Government knows value of third sector

 

 

Good news is not news. Crime, disasters, conflict and gossip are the perceived tastes of the British public. That is why you are unlikely to have read the following headline: “18 million good Samaritans aid local charities.”
 
That is the estimate for the number of volunteers in this country who work for local charities. You’ll never see: “55,000 social enterprises in £8.4 billion boost to national economy.”
 
The capitalist press has never been enthusiastic about reporting the successes of other business structures. We all are supposed to believe that social enterprises are the preserve of muesli munching, sandal wearing, long haired idealists who could not make it in the real business world. Try telling that to the Eden project.
 
These are just two of the statistics revealed by the Government in its report The future role of the third sector in social and economic regeneration. You are unlikely to have read much about it because this sort of information presents a picture of Britain at variance with popular media myths. In truth we cannot be too hard on the media for not giving it the prominence it deserves. Any report with this title must be compulsory medication for insomniacs.
 
The purpose of the review was to assess the contribution made by the sector and outline measures to strengthen it. Behind this title lies a report which demonstrates the vast amount of goodwill and generosity of millions of people working for the benefit of others. 
 
Above all it demonstrates there is a huge business sector successfully providing goods and services to the public that do not fall within the traditional definitions of the public or private sector.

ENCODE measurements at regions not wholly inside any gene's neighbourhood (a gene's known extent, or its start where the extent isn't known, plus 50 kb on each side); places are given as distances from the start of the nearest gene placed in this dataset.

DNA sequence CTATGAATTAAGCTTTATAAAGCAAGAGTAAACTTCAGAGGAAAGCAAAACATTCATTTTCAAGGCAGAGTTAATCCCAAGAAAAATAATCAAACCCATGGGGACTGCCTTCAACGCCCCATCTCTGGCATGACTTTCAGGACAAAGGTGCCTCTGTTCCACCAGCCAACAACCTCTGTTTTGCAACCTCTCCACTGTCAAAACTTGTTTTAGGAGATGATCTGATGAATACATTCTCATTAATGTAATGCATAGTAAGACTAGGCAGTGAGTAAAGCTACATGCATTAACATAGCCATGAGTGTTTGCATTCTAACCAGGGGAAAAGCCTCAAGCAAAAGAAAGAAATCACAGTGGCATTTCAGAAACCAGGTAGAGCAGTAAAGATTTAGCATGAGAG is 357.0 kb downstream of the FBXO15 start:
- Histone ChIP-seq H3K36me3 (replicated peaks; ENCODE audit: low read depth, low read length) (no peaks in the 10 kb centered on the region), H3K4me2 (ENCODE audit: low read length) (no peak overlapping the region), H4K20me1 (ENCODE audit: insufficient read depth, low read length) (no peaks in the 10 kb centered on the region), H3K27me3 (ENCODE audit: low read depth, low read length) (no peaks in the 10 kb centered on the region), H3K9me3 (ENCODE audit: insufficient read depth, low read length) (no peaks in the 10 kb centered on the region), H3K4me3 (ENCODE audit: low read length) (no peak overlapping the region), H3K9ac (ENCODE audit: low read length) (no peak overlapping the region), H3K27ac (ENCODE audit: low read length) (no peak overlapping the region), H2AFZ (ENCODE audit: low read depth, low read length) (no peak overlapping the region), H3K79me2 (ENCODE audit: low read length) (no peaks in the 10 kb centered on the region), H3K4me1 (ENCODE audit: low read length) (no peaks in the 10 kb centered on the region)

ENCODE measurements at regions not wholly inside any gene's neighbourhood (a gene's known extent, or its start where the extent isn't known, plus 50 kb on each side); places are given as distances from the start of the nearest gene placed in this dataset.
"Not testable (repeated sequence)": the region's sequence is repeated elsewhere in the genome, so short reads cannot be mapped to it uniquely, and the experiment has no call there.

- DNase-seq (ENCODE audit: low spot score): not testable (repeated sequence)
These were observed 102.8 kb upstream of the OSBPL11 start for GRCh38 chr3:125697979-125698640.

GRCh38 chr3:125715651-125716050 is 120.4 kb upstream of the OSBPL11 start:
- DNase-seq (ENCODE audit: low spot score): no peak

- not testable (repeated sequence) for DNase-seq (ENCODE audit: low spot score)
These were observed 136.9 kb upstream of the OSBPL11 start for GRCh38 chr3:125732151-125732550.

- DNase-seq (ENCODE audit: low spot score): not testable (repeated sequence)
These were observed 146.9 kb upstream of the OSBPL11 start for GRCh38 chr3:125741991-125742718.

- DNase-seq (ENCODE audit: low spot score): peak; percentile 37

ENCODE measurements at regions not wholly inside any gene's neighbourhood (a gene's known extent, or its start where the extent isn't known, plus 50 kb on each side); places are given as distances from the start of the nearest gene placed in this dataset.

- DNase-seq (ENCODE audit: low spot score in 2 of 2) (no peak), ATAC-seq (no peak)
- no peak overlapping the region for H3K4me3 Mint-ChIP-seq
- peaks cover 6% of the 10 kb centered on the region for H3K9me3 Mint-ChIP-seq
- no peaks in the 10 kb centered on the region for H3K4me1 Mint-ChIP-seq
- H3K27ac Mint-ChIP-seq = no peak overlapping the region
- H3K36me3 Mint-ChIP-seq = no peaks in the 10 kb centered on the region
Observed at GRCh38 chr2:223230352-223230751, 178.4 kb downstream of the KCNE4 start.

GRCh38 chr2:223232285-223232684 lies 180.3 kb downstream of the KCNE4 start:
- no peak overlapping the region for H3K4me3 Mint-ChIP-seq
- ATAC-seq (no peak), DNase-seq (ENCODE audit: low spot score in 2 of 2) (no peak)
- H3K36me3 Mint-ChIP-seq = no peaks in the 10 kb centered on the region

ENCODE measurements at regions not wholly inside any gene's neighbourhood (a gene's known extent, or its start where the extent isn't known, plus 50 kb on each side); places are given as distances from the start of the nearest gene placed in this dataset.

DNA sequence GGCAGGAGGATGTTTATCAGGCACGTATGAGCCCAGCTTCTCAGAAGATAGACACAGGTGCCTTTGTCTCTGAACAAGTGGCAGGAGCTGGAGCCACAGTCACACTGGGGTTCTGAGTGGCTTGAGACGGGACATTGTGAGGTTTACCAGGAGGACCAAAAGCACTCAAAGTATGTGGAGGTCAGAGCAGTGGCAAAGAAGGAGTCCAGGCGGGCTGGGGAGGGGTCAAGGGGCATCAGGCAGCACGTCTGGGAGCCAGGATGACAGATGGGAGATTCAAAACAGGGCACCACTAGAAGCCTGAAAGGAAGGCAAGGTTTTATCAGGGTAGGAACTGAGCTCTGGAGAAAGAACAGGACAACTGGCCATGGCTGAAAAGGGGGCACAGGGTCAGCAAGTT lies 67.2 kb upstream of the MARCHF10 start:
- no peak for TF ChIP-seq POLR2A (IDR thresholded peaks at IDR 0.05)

There are 168,600 registered charities and add to that 55,000 social enterprises and 8,100 co-operatives it becomes apparent there are few people not associated with the third sector either as customer or contributor. 
 
In a debate in the Commons, my Labour/Co-op colleague and Cabinet Office Minister, Phil Hope, summed up the report by saying: “We want to create an environment in which the third sector flourishes, is independent and develops new partnerships. That is the 21st century approach to a thriving third sector.” 
 
The Government’s intention is to encourage volunteering by tapping into the idealism and energies of young people. It can provide an opportunity to develop skills and self esteem, important to themselves and vital to add value to public service provision. 
 
Many people graduate from the voluntary and charitable sector to work for the public services. Many charities set up social enterprises to deliver their services. Social enterprises commonly have higher standards of employment practice and trading principles.
 
Volunteering, charitable activism, social enterprise and ethical trading all have their roots in the idealism and principles of Co-op pioneers. This sort of organisation is community inspired rather than Government led. 
 
Among the many measures to develop the sector are £80m for a small grants programme for local community action and a £50m local endowment match fund to enable local community foundations to be set up to obtain match funding for grants to volunteer groups. £117m will be provided for youth volunteering and £85m for investment in infrastructure and skills training through the ‘capacity builders’ programme. 
 
Just as important as Government money is the recognition and enhanced profile of the role of the sector. Co-operation has long demonstrated that idealism and public benefit can operate in the market place, but in the past governments have failed to realise its potential in transforming society. This report heralds a change of heart. It is up to co-operators to make the most of it.
 
• Adrian Bailey is Labour/Co-op MP for West Bromwich West.

 

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